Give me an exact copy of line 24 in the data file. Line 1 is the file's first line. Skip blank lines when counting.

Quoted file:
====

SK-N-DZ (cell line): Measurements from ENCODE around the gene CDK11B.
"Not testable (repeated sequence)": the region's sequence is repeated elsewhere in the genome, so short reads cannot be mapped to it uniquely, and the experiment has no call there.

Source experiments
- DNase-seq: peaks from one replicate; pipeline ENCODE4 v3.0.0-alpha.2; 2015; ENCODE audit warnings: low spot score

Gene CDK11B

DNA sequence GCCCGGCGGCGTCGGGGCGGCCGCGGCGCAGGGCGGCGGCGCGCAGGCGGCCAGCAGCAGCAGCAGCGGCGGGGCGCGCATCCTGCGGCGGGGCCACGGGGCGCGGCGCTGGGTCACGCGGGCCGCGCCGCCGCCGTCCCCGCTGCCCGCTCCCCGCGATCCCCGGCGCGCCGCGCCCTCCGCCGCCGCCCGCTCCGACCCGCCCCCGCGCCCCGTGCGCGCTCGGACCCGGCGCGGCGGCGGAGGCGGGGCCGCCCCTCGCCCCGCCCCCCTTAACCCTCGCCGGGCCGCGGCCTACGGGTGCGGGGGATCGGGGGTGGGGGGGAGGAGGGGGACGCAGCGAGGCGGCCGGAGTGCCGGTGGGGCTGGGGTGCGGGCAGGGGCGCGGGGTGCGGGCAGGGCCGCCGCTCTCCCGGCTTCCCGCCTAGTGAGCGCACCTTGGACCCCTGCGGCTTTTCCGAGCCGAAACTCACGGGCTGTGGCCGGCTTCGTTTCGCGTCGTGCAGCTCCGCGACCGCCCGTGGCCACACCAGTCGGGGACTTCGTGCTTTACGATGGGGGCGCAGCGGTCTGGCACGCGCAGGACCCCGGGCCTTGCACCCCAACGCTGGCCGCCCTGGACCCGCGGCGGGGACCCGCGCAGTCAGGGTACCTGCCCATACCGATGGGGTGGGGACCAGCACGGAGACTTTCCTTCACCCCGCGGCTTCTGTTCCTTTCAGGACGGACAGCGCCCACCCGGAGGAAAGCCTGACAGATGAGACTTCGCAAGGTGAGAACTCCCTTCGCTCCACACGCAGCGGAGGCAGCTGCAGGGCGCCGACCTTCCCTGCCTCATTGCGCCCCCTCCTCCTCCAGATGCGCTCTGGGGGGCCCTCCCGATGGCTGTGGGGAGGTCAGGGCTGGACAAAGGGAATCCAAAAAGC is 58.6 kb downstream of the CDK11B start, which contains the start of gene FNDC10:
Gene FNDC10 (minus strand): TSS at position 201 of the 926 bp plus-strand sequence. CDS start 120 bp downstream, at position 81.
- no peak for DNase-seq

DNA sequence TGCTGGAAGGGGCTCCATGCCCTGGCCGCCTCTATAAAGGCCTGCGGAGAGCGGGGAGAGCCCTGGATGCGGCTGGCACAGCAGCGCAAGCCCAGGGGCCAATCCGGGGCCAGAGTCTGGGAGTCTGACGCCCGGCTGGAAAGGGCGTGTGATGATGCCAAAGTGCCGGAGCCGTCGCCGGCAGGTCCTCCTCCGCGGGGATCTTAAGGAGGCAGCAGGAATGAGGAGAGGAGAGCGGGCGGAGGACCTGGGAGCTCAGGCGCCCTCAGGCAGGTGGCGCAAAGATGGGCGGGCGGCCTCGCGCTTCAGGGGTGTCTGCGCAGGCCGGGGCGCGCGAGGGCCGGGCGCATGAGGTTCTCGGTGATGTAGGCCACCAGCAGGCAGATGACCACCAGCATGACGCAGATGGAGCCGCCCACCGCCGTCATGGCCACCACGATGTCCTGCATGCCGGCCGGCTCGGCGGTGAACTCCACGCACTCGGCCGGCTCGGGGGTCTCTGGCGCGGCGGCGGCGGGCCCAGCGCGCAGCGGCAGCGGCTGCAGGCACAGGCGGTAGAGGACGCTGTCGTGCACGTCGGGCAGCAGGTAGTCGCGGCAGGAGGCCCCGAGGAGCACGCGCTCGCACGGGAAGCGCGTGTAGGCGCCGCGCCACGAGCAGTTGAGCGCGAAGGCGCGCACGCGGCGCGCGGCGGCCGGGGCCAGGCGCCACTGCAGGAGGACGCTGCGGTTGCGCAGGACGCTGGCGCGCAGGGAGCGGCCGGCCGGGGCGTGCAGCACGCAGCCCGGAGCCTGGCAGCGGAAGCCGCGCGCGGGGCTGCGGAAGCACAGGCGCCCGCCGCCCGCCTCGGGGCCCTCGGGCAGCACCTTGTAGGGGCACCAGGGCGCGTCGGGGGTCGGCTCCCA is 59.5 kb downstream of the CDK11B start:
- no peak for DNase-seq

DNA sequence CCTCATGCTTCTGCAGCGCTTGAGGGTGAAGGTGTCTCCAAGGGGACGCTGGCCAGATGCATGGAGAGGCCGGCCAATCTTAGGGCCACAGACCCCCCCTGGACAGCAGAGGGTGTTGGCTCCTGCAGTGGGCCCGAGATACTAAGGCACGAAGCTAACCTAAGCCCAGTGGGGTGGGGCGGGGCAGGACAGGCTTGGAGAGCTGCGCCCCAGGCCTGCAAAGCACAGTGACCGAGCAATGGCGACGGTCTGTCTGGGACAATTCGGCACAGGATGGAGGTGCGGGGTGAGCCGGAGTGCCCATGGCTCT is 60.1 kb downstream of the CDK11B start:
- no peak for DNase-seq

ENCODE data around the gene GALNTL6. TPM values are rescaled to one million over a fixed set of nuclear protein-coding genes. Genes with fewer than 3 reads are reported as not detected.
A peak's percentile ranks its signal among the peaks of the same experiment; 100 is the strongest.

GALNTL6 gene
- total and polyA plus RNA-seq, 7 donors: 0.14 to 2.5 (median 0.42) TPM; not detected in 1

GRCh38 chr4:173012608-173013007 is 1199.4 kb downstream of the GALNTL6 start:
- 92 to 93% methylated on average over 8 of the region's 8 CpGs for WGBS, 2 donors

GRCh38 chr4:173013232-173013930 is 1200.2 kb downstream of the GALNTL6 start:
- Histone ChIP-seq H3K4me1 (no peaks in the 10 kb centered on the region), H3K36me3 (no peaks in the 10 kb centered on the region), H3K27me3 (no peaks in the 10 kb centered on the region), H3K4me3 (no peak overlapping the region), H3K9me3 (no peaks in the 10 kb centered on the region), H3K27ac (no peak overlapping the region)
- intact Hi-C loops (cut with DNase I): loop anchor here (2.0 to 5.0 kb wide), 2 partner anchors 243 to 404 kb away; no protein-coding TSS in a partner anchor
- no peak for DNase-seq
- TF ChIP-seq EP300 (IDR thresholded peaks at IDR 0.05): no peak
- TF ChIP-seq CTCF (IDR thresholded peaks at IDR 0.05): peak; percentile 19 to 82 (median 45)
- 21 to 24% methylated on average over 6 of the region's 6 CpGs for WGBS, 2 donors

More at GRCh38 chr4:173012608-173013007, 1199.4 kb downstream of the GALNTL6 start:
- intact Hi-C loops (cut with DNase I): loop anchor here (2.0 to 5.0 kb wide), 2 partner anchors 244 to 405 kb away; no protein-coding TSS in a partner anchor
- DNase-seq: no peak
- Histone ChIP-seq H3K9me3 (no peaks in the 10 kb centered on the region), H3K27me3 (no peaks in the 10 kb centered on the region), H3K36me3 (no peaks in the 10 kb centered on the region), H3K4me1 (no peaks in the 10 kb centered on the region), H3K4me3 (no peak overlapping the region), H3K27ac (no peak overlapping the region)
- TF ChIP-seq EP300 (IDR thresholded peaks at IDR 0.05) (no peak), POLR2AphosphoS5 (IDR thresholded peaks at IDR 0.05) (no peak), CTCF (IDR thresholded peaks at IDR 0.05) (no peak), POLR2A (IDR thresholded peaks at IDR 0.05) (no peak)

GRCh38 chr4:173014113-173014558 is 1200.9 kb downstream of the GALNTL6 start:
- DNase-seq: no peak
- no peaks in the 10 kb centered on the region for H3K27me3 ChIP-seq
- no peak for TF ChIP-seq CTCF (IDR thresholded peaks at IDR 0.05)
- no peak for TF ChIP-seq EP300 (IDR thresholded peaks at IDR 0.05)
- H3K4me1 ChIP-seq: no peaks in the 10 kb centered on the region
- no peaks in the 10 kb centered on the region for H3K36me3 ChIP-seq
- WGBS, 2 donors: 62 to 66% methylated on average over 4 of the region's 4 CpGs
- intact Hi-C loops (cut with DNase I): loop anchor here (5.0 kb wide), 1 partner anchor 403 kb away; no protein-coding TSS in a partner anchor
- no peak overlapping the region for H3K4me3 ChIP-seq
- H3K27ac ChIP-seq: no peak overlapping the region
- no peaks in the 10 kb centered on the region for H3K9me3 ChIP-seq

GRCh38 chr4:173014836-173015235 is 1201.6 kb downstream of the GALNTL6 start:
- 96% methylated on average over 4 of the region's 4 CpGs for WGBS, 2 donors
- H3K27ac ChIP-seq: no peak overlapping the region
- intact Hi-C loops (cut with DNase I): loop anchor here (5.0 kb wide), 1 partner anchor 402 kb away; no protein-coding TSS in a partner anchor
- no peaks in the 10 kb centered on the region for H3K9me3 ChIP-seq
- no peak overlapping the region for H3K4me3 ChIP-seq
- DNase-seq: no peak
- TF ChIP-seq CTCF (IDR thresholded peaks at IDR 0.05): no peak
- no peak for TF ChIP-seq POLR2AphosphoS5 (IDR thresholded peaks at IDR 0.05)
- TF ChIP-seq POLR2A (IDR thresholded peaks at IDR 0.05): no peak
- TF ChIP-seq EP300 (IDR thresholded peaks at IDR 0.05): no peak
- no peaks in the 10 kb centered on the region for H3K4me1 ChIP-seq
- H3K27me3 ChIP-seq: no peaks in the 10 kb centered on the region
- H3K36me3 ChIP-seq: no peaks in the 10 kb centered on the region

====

- TF ChIP-seq CTCF (IDR thresholded peaks at IDR 0.05): peak; percentile 19 to 82 (median 45)